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Medical Microbiology and Immunology

, Volume 207, Issue 5–6, pp 339–343 | Cite as

Lopinavir serum concentrations of critically ill infants: a pharmacokinetic investigation in South Africa

  • Michael Schultheiß
  • Sharon Kling
  • Ulrike Lenker
  • Miriam von Bibra
  • Bernd Rosenkranz
  • Hartwig Klinker
Rapid Communication
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Abstract

The role of therapeutic drug monitoring in pediatric antiretroviral therapy is unclear. A little pharmacokinetic datum from clinical practice exists beyond controlled approval studies including clinically stable children. The aim of this study is to quantify LPV exposure of critically ill infants in an ICU and—by identifying risk factors for inadequate exposure—to define sensible indications for TDM in pediatric HIV care; in addition, assume total drug adherence in ICU to compare LPV exposure with a setting of unknown adherence. In this prospective investigation, 15 blood samples from critically ill infants in the pediatric ICU at Tygerberg Hospital were analyzed for LPV–serum concentrations. They were then compared to those of 22 blood samples from out-patient children. Serum-level measurements were performed with an established high-performance liquid chromatography method. All LPV–serum levels of ICU patients were higher than a recommended Ctrough (= 1.000 ng/ml), 60% of levels were higher than Cmax (8.200 ng/ml). Partly, serum levels reached were extremely high (Maximum: 28.778 ng/ml). Low bodyweight and age correlated significantly with high LPV concentrations and were risk factors for serum levels higher than Cmax. Significantly fewer serum levels from infants in ICU care (mean: 11.552 ng/ml ± SD 7760 ng/ml) than from out-patient children (mean: 6.756 ng/ml ± SD 6.003 ng/ml) were subtherapeutic (0 vs. 28%, p = 0.008). Under total adherence in the ICU group, there were no subtherapeutic serum levels, while, in out-patient, children with unknown adherence 28% of serum levels were found subtherapeutic. Low bodyweight and age are risk factors for reaching potentially toxic LPV levels in this extremely fragile population. TDM can be a reasonable tool to secure sufficient and safe drug exposure in pediatric cART.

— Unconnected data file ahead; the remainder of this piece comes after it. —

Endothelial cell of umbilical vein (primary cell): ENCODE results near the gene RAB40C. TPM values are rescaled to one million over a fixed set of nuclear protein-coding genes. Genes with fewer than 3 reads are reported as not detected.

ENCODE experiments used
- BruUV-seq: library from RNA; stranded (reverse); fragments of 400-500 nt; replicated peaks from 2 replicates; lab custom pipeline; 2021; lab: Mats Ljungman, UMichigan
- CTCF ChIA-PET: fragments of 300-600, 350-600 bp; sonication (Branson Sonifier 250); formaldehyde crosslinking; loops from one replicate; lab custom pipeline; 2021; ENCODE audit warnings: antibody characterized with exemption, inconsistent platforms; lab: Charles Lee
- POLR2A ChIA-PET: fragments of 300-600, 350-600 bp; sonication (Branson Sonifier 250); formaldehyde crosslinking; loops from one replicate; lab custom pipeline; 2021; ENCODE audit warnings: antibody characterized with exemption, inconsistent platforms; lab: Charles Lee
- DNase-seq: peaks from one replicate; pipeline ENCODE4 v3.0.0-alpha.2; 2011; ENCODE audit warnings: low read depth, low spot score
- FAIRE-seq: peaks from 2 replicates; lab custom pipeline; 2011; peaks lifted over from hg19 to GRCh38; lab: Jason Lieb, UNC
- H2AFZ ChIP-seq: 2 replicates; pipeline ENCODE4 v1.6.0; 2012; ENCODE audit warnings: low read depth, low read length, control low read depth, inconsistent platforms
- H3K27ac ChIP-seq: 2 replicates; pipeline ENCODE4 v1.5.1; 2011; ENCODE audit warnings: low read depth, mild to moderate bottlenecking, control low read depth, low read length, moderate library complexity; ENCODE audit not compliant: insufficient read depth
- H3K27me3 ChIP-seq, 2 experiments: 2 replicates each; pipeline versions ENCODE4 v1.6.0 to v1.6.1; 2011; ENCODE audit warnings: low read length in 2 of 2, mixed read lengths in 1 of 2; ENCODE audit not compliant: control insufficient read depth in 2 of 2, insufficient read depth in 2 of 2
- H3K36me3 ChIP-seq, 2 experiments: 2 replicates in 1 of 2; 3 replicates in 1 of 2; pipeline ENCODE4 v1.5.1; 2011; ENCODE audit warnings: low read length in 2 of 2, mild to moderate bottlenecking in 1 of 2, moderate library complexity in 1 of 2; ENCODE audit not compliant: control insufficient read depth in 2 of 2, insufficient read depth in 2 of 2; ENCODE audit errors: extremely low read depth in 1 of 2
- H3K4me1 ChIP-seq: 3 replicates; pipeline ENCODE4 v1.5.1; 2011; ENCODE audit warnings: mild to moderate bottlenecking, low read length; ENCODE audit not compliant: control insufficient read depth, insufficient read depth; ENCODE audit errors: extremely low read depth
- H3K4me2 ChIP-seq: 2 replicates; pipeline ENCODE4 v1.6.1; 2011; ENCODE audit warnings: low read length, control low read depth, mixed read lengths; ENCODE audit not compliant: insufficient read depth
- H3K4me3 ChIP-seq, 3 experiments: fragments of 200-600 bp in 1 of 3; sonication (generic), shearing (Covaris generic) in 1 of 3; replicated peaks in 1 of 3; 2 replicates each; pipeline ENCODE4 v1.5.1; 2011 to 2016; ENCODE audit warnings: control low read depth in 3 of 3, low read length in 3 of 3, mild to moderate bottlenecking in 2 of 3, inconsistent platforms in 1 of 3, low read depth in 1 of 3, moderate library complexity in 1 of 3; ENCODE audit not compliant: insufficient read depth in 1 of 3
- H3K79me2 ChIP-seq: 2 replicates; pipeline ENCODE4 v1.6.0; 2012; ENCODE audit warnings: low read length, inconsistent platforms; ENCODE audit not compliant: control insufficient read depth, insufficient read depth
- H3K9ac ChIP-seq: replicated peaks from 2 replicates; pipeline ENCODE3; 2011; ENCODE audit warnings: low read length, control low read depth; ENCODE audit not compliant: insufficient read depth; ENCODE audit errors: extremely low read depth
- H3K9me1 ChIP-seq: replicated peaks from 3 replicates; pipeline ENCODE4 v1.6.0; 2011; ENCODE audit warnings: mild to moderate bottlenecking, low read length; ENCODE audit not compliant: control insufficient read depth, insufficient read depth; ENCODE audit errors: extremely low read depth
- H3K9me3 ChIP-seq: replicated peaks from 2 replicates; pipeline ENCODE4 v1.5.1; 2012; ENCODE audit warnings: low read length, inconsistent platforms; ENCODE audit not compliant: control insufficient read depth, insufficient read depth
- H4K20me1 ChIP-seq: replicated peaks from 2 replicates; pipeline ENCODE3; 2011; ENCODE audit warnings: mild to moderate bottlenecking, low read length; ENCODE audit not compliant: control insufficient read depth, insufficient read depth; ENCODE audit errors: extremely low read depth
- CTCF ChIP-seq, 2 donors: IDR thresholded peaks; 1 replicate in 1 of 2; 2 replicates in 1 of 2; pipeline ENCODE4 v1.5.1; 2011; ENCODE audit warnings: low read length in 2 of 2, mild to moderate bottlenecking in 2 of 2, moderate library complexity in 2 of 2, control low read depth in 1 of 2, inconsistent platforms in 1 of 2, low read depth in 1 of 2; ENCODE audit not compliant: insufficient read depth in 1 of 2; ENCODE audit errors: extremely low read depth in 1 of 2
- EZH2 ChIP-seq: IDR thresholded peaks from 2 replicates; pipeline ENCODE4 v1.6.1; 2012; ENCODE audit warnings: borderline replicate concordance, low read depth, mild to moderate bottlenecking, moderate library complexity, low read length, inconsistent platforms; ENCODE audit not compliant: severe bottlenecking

Keywords

Therapeutic drug monitoring HIV Infectious diseases Pediatric intensive care Pediatric HIV care Infant HIV care Lopinavir Drug adherence 

Notes

Acknowledgements

Lots of gratitude to the doctors and nurses of the Pediatric Intensive Care Unit Ward A9 of Tygerberg Hospital, Cape Town, who lost their beloved consultant Dr. Louis Heynes to violent crime during the course of this investigation.

Compliance with ethical standards

Conflict of interest

The author has no conflicts of interest to declare.

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Copyright information

© Springer-Verlag GmbH Germany, part of Springer Nature 2018

Authors and Affiliations

  • Michael Schultheiß
    • 1
  • Sharon Kling
    • 2
  • Ulrike Lenker
    • 1
  • Miriam von Bibra
    • 1
  • Bernd Rosenkranz
    • 3
  • Hartwig Klinker
    • 1
  1. 1.Medizinische Klinik und Poliklinik II, Schwerpunkt InfektiologieUniversitätsklinikum WürzburgWürzburgGermany
  2. 2.Department of Pediatrics and Child Health, Ward A9, Tygerberg HospitalUniversity of StellenboschTygerbergSouth Africa
  3. 3.Division of Clinical Pharmacology, Department of Medicine, Tygerberg HospitalUniversity of StellenboschTygerbergSouth Africa

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